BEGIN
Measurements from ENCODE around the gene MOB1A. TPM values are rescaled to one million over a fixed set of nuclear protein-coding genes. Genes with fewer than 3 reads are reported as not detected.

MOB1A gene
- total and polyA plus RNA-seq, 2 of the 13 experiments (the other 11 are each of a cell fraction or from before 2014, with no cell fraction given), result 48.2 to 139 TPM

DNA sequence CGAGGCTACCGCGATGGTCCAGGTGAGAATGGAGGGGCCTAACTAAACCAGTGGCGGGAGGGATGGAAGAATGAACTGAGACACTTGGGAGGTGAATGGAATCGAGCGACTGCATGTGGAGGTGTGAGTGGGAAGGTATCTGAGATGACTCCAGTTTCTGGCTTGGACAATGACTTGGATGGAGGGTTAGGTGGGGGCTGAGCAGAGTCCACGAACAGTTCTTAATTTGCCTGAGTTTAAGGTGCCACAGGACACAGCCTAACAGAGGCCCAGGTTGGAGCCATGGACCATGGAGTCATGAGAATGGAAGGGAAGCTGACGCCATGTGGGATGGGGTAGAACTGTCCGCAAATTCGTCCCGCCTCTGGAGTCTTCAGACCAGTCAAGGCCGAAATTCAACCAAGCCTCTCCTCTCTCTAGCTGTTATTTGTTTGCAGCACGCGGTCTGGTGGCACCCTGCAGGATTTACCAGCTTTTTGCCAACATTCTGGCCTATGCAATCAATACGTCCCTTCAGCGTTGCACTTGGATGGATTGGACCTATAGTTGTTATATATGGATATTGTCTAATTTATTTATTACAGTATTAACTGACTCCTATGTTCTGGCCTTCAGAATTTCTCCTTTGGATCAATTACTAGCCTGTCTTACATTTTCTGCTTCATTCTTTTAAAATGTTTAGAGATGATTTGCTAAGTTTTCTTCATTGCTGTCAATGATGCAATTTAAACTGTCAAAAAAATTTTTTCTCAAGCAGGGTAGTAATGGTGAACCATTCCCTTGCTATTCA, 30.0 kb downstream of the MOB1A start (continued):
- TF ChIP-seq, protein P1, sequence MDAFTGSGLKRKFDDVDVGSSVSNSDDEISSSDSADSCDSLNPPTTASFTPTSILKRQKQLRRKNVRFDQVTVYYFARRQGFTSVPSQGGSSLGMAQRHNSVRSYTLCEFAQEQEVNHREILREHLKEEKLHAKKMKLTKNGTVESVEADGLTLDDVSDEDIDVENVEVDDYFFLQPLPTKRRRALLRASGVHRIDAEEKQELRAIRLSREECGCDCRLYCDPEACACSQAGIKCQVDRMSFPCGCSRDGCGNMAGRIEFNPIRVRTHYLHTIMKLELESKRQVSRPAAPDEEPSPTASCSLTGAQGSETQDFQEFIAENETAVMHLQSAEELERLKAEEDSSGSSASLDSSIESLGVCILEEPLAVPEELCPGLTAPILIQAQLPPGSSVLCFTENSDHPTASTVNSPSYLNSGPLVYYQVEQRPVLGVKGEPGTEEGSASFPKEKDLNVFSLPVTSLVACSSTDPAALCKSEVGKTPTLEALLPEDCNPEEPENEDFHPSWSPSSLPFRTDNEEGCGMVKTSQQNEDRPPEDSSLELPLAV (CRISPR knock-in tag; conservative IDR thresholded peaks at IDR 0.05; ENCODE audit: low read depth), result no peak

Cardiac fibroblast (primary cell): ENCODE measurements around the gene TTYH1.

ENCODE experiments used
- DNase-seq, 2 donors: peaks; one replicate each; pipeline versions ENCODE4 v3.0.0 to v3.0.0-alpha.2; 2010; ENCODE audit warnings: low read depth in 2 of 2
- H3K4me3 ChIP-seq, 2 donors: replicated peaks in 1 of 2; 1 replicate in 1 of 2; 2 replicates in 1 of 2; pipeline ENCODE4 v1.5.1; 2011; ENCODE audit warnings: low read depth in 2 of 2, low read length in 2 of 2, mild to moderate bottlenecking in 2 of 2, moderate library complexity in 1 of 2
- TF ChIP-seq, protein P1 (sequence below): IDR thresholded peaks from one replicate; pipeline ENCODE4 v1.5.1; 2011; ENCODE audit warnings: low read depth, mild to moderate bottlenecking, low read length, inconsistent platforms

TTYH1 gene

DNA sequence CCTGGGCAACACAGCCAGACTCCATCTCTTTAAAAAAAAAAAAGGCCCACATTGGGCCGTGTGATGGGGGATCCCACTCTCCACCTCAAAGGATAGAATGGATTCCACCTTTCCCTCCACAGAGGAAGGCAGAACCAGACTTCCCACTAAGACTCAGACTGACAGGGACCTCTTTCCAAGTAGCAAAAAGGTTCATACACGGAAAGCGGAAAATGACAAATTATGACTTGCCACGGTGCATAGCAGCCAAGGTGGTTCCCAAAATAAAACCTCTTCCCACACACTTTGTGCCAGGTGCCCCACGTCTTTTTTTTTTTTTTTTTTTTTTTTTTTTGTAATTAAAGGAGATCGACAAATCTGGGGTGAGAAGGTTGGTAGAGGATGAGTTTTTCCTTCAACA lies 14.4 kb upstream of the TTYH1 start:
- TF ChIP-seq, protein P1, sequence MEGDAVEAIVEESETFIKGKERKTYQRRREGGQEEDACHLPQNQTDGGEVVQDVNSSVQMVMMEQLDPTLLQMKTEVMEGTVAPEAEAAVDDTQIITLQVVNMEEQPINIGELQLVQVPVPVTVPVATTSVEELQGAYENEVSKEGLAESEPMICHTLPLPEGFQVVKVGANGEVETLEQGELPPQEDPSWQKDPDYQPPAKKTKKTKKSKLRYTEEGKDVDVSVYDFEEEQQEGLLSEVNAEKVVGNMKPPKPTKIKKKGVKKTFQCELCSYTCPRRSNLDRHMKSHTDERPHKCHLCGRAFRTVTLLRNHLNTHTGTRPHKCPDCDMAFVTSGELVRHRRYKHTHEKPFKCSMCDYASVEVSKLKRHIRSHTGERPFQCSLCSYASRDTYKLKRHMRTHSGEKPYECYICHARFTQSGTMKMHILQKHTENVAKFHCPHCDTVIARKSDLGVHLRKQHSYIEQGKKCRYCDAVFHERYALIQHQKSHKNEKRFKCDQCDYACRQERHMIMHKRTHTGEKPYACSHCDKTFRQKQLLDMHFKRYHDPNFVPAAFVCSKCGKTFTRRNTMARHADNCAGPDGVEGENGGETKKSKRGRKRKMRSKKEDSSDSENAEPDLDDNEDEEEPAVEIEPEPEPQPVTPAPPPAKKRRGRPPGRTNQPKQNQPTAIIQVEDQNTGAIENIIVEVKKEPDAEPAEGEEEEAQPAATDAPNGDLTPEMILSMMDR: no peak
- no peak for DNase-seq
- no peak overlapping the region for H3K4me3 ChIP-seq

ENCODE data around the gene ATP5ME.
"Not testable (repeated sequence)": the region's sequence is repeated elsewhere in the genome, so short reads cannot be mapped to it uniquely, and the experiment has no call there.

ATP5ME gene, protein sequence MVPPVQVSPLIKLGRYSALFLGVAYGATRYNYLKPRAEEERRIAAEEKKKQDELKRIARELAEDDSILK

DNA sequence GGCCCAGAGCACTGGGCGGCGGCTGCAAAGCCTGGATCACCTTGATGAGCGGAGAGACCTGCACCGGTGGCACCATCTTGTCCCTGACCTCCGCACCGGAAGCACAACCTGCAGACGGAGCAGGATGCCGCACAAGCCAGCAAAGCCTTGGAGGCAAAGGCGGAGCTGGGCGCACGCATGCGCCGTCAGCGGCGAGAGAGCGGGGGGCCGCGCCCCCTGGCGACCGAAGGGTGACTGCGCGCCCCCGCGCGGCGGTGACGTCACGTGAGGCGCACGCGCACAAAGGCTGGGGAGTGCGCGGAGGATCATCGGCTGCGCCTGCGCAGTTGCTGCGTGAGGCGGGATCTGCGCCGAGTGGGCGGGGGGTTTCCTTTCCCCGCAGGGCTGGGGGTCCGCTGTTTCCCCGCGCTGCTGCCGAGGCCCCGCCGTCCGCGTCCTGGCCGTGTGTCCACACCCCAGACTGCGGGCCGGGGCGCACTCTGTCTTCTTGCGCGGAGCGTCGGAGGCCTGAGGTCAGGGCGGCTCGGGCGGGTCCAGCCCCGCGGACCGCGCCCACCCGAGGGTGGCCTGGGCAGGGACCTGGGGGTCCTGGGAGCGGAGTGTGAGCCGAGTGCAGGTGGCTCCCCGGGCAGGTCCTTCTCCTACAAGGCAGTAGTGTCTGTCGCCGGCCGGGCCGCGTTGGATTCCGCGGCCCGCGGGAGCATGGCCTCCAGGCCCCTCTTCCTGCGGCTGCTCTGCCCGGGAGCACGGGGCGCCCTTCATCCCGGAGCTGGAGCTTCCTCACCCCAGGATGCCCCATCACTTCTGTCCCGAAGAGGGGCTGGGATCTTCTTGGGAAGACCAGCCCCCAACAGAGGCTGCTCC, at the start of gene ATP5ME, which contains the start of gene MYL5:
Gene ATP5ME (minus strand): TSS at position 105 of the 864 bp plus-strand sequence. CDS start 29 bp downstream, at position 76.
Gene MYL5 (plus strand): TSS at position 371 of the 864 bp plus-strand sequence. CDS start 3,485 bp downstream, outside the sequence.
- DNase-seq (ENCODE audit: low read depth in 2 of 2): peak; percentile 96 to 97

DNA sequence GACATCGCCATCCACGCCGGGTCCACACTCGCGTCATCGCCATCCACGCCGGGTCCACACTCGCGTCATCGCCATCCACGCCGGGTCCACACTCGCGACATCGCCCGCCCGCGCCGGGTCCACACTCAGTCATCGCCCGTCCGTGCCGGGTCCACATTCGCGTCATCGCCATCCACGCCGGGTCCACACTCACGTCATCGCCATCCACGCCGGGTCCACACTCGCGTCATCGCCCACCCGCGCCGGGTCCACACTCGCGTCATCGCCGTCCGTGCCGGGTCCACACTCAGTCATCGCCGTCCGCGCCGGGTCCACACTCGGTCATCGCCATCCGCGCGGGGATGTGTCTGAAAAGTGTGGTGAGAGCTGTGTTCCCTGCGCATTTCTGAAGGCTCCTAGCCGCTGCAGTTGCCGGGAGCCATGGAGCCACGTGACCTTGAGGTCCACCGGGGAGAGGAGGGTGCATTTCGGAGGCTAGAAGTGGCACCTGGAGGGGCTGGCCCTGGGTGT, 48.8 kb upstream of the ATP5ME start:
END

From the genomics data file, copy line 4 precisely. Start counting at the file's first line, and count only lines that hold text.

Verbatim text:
DNA sequence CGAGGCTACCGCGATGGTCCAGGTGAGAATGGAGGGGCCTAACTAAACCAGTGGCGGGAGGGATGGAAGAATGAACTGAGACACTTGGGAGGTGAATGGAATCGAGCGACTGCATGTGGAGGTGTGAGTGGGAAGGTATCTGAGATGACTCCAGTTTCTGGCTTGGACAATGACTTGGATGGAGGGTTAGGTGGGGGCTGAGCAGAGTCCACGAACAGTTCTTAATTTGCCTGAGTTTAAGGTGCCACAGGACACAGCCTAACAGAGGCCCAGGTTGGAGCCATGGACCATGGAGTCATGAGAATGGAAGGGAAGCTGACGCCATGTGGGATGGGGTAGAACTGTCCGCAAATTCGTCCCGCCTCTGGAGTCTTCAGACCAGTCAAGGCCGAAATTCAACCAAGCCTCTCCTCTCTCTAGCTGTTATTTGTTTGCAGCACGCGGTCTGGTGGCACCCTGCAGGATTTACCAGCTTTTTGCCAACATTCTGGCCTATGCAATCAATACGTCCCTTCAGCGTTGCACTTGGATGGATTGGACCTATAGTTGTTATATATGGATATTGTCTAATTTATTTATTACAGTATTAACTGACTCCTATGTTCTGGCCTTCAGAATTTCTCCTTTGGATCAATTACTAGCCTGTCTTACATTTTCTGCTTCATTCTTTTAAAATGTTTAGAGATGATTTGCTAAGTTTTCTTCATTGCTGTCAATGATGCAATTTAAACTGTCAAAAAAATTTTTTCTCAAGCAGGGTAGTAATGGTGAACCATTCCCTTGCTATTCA, 30.0 kb downstream of the MOB1A start (continued):